When asked to describe the symptoms of breast cancer, most people would rightly say "a lump", but there are other signs you need to watch for too. Some 30% of all women diagnosed with breast cancer are diagnosed after reporting a symptom other than a lump.
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Older women at more risk
Breast cancer is the most common cancer in women in England, with around 41,200 women diagnosed every year. Around 9,500 women die from breast cancer each year and over half of these are women aged 70 and over. This equates to around 15 women aged 70 and over dying from breast cancer in England every day.
Despite older women being at an increased risk of breast cancer, some 48% of women aged over 70 could name only one symptom of breast cancer – a lump - when surveyed. Not only are older women unaware of what to check for, they're also more likely to delay going to their GP with breast cancer symptoms.
Seven lesser signs of breast cancer
Aside from a lump or thickening of the breast tissue, you should look for any other unusual or persistent changes to your breasts. Here are seven important signs to watch for:
1. A change in size and shape of your breast.
2. A rash or redness on either breast and around your nipple.
3. Fluid discharge – which may be blood stained – from either nipple (without squeezing).
4. Any swelling near your collarbone, or in your armpit.
5. Changes to your skin texture, for instance, any puckers or dimpling.
6. Either nipple changing shape or position, or sinking into your breast.
7. Feeling constant pain in either breast or armpit.
Detection saves lives
Spotting the signs of cancer early is important as the earlier you're diagnosed and treated, the more likely you are to survive. If breast cancer is diagnosed at the earliest stage in women aged 70 and over, 93% will live for at least another five years. This figure drops to just 13% for those diagnosed at the most advanced stage.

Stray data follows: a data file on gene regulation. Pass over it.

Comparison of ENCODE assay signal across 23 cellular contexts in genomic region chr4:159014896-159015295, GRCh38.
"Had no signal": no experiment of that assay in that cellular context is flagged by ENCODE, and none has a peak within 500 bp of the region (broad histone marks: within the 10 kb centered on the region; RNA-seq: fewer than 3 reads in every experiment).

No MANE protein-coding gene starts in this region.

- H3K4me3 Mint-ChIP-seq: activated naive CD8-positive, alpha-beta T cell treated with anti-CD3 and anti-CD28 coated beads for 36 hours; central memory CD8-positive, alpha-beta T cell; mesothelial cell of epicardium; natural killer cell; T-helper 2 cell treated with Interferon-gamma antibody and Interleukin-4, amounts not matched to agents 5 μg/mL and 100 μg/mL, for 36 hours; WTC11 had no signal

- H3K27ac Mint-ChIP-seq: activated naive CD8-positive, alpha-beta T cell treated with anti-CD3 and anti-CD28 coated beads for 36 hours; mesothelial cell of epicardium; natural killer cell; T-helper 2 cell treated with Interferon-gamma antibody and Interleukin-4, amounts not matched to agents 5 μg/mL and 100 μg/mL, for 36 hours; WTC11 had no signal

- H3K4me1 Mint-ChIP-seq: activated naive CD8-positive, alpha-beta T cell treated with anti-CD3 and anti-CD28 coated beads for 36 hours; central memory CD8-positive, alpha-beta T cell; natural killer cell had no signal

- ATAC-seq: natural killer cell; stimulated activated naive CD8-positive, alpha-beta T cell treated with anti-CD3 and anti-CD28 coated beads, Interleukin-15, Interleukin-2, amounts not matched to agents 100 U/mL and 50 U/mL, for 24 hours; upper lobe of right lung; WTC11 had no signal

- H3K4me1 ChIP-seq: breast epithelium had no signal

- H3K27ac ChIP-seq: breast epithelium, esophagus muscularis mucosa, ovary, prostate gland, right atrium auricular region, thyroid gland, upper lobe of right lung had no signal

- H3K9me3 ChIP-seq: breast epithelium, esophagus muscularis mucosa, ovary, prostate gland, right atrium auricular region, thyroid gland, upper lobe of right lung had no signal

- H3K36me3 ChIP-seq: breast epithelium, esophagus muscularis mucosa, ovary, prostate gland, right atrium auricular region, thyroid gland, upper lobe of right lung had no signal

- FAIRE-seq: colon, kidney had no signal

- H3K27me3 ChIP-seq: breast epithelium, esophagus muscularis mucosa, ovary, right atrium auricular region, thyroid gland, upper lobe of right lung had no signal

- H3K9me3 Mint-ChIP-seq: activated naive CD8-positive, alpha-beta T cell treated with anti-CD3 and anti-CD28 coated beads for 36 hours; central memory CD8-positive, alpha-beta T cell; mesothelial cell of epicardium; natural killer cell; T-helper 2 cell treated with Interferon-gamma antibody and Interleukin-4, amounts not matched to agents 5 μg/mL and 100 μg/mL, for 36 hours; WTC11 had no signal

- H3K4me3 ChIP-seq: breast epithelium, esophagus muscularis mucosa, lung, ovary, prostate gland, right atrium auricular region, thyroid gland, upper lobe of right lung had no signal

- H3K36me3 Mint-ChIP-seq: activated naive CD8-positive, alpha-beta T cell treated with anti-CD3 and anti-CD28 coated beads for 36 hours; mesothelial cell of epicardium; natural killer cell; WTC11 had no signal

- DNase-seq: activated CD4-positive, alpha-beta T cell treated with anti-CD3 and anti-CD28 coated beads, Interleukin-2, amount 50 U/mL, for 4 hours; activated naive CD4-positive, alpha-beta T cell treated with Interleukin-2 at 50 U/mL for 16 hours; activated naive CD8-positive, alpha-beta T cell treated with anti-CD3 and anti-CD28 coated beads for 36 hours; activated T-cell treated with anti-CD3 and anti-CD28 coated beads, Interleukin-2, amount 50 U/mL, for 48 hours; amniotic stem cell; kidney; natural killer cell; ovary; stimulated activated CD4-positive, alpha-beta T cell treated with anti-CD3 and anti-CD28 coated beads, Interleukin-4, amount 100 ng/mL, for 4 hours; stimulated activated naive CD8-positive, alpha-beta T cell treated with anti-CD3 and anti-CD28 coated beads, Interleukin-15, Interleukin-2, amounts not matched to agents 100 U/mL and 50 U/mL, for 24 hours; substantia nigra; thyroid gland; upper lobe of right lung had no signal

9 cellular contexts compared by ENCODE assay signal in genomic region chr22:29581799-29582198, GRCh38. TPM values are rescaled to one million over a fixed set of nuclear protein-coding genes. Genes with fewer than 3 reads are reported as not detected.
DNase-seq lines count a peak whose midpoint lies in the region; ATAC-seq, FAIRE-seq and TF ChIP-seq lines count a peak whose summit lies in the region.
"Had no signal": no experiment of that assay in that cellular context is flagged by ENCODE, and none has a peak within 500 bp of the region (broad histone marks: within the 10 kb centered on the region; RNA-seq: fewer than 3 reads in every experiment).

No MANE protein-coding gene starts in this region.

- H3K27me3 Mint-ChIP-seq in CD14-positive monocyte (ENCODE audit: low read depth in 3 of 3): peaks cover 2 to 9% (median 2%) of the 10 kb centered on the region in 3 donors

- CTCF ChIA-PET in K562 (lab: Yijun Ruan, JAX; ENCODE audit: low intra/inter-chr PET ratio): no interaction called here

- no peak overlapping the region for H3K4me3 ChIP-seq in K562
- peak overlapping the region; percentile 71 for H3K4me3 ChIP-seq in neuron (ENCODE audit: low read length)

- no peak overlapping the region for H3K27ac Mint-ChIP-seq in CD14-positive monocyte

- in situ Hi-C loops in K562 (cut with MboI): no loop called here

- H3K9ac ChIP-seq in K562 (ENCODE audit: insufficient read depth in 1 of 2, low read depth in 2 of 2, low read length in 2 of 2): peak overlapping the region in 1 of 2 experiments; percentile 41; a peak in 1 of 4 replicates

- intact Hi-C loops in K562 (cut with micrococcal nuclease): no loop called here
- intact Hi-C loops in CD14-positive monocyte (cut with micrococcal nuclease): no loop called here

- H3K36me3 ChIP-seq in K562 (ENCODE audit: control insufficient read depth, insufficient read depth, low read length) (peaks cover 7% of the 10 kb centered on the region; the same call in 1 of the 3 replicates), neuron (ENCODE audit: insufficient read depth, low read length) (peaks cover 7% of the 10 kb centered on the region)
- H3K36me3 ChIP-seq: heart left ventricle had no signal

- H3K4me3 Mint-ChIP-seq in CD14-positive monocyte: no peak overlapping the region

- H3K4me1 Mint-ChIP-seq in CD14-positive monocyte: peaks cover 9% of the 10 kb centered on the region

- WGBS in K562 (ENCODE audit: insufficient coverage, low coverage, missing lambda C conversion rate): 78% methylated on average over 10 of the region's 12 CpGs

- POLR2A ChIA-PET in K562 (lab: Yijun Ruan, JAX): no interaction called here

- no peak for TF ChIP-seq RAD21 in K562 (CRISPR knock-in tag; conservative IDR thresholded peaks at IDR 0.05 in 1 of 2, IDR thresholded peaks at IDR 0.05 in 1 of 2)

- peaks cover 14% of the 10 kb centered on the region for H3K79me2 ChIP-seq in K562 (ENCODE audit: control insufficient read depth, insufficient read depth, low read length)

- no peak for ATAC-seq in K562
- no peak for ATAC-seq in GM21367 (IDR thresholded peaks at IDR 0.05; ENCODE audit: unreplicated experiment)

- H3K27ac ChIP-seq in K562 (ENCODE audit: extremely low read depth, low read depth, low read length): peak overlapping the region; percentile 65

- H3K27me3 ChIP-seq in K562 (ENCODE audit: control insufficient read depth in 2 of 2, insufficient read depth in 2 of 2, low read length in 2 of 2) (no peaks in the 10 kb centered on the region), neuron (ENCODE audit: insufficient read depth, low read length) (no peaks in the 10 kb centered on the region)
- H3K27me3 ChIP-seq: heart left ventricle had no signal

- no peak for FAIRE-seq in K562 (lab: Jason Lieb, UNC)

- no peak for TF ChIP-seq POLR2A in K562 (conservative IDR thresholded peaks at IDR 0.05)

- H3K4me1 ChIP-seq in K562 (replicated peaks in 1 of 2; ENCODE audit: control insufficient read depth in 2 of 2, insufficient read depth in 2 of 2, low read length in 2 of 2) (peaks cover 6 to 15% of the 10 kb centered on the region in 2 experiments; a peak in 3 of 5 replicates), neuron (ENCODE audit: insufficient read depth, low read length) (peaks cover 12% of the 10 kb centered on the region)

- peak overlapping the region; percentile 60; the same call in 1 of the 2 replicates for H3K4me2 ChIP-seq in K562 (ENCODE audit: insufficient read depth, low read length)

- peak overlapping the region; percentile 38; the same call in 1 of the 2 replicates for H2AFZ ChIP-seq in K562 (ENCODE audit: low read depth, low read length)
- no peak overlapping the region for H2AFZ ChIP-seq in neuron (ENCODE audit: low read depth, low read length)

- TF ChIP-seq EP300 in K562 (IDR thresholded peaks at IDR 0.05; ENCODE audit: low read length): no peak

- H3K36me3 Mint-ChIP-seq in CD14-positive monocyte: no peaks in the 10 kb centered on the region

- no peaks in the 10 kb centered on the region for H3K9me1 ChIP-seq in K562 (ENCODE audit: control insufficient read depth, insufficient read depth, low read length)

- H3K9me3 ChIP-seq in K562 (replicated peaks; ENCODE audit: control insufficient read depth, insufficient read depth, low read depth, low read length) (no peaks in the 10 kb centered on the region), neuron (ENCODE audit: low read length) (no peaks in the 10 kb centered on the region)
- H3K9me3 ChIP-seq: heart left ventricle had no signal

Studies show that women who find a lump tend to go to their GP more quickly than those with non-lump symptoms – but you shouldn't wait to find a lump before you see your GP. If you're concerned about any kind of change to your breasts, see your doctor straight away.
Media Medic, Dr Dawn Harper says: "It is extremely important to seek medical advice if you have any concerns about unusual changes to your breasts and encourage others to do so too. Anyone that visits us will not be wasting our time, as GPs it's what we're there for. If you do have breast cancer, the earlier it is found treatment is more likely to be successful and can lead to a better outcome."
Worryingly, 17% (an estimated 6,000 every year) of women who have been diagnosed with breast cancer waited for more than a month before making an appointment to see their GP, according to research by Breast Cancer Care.
Check yourself regularly
It's important to check your breasts regularly as then you'll know what looks and feels normal, and what doesn't. A good time is when you're in the bath or the shower or getting dressed. As well as your breasts, feel your armpits and the area around them, right up to your collarbone. If you notice something unusual, see your GP straight away.